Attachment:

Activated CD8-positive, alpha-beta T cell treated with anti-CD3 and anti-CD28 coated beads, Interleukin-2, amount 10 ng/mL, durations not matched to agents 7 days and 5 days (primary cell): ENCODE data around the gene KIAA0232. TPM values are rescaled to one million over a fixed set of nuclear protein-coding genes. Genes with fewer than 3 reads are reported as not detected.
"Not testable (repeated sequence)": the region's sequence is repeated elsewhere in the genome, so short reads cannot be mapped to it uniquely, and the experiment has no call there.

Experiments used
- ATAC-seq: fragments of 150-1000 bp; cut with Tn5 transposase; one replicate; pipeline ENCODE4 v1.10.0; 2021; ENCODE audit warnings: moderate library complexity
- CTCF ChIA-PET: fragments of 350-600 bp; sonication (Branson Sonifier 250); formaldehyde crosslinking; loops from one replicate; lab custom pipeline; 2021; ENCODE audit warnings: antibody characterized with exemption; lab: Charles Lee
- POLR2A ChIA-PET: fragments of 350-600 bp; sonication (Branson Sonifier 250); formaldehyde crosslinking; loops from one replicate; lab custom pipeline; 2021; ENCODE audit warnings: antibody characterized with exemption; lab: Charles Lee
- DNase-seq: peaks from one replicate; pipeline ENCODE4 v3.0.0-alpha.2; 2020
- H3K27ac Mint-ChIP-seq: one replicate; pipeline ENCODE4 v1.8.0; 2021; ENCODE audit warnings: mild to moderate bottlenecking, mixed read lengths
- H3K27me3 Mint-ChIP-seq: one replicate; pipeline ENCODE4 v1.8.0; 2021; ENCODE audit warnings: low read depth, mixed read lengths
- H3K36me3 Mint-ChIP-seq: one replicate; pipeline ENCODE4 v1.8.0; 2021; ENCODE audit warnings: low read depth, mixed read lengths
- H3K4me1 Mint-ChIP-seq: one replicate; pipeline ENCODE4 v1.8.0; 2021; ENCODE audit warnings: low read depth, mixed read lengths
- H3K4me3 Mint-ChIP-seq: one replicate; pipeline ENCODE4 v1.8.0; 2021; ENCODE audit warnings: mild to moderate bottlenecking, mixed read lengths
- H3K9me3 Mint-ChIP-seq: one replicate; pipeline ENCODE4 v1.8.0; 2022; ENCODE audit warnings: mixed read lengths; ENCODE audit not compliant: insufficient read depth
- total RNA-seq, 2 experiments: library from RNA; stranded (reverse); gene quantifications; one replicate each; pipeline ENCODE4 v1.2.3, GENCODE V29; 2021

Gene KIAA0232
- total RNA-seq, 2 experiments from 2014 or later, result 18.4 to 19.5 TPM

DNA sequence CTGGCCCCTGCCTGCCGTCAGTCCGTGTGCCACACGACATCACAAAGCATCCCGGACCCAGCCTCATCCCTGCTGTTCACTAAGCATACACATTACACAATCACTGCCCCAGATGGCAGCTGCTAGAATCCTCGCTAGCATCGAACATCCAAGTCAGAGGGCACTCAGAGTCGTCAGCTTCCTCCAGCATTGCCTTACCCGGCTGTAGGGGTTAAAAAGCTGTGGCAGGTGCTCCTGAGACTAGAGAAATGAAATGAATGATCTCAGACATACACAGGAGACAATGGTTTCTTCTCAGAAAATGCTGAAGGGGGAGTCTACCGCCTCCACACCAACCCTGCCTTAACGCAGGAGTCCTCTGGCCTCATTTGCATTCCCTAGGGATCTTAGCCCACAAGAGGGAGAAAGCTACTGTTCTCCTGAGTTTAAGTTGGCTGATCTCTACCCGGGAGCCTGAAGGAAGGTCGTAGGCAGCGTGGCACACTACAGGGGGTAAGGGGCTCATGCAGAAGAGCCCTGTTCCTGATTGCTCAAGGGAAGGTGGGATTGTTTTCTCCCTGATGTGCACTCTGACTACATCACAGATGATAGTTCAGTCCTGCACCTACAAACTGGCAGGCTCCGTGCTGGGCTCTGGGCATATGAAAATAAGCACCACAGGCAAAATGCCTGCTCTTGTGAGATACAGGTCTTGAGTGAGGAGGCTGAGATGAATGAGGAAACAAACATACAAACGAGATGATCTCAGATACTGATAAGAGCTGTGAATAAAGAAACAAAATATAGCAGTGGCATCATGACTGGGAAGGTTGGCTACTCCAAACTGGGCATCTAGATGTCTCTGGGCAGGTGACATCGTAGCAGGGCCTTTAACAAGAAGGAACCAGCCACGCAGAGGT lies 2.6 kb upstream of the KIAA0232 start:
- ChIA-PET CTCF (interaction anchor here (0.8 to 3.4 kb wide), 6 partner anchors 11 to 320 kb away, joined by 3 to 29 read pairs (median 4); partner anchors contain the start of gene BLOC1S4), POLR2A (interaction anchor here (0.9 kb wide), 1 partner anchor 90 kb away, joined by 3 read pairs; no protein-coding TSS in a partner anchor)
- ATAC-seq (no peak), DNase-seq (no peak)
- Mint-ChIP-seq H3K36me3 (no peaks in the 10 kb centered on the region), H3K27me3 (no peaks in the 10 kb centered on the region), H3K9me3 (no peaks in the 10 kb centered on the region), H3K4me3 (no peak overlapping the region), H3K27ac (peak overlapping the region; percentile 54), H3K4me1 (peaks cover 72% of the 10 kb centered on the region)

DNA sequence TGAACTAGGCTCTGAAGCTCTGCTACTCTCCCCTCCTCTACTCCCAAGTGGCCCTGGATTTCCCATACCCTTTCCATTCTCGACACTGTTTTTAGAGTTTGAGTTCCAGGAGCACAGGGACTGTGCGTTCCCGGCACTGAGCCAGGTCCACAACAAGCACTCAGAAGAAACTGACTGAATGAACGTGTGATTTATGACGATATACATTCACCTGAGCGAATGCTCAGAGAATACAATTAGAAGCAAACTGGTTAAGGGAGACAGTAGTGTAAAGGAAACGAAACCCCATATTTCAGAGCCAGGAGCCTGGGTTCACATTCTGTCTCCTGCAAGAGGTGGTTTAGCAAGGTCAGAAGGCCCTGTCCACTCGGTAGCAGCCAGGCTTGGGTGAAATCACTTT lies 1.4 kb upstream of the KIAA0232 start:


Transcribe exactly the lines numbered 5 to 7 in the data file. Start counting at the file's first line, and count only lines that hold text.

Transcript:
- CTCF ChIA-PET: fragments of 350-600 bp; sonication (Branson Sonifier 250); formaldehyde crosslinking; loops from one replicate; lab custom pipeline; 2021; ENCODE audit warnings: antibody characterized with exemption; lab: Charles Lee
- POLR2A ChIA-PET: fragments of 350-600 bp; sonication (Branson Sonifier 250); formaldehyde crosslinking; loops from one replicate; lab custom pipeline; 2021; ENCODE audit warnings: antibody characterized with exemption; lab: Charles Lee
- DNase-seq: peaks from one replicate; pipeline ENCODE4 v3.0.0-alpha.2; 2020